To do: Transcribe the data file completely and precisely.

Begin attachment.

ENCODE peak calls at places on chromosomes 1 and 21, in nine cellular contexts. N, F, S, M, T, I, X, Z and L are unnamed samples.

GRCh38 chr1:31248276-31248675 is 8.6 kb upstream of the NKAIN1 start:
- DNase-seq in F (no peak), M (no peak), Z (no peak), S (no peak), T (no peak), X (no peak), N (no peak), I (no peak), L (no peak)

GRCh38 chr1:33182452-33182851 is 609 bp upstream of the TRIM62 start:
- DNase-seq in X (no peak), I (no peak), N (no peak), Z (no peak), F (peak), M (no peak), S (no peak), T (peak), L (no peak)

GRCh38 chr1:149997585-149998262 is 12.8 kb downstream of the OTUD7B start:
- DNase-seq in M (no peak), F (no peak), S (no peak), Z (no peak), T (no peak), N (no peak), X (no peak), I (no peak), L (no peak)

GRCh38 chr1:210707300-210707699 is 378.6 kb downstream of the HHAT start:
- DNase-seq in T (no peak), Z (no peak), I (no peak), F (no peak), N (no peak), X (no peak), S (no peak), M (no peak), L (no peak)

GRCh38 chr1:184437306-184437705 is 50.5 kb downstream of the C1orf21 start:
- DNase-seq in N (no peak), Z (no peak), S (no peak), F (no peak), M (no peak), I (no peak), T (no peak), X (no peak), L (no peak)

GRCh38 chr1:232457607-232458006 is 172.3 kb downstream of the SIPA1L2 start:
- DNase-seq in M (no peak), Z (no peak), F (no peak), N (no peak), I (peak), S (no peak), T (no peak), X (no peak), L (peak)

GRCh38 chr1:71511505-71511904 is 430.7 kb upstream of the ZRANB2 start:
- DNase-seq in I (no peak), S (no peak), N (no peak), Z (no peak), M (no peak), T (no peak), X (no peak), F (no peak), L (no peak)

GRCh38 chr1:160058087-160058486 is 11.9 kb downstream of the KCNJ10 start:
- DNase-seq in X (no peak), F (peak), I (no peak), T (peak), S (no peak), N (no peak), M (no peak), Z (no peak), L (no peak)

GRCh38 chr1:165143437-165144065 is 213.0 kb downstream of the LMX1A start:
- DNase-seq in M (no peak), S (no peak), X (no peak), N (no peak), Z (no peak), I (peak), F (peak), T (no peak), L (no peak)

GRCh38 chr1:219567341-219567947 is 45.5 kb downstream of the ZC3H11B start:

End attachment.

ENCODE peak calls at places on chromosomes 1 and 21, in nine cellular contexts. N, F, S, M, T, I, X, Z and L are unnamed samples.

GRCh38 chr1:31248276-31248675 is 8.6 kb upstream of the NKAIN1 start:
- DNase-seq in F (no peak), M (no peak), Z (no peak), S (no peak), T (no peak), X (no peak), N (no peak), I (no peak), L (no peak)

GRCh38 chr1:33182452-33182851 is 609 bp upstream of the TRIM62 start:
- DNase-seq in X (no peak), I (no peak), N (no peak), Z (no peak), F (peak), M (no peak), S (no peak), T (peak), L (no peak)

GRCh38 chr1:149997585-149998262 is 12.8 kb downstream of the OTUD7B start:
- DNase-seq in M (no peak), F (no peak), S (no peak), Z (no peak), T (no peak), N (no peak), X (no peak), I (no peak), L (no peak)

GRCh38 chr1:210707300-210707699 is 378.6 kb downstream of the HHAT start:
- DNase-seq in T (no peak), Z (no peak), I (no peak), F (no peak), N (no peak), X (no peak), S (no peak), M (no peak), L (no peak)

GRCh38 chr1:184437306-184437705 is 50.5 kb downstream of the C1orf21 start:
- DNase-seq in N (no peak), Z (no peak), S (no peak), F (no peak), M (no peak), I (no peak), T (no peak), X (no peak), L (no peak)

GRCh38 chr1:232457607-232458006 is 172.3 kb downstream of the SIPA1L2 start:
- DNase-seq in M (no peak), Z (no peak), F (no peak), N (no peak), I (peak), S (no peak), T (no peak), X (no peak), L (peak)

GRCh38 chr1:71511505-71511904 is 430.7 kb upstream of the ZRANB2 start:
- DNase-seq in I (no peak), S (no peak), N (no peak), Z (no peak), M (no peak), T (no peak), X (no peak), F (no peak), L (no peak)

GRCh38 chr1:160058087-160058486 is 11.9 kb downstream of the KCNJ10 start:
- DNase-seq in X (no peak), F (peak), I (no peak), T (peak), S (no peak), N (no peak), M (no peak), Z (no peak), L (no peak)

GRCh38 chr1:165143437-165144065 is 213.0 kb downstream of the LMX1A start:
- DNase-seq in M (no peak), S (no peak), X (no peak), N (no peak), Z (no peak), I (peak), F (peak), T (no peak), L (no peak)

GRCh38 chr1:219567341-219567947 is 45.5 kb downstream of the ZC3H11B start: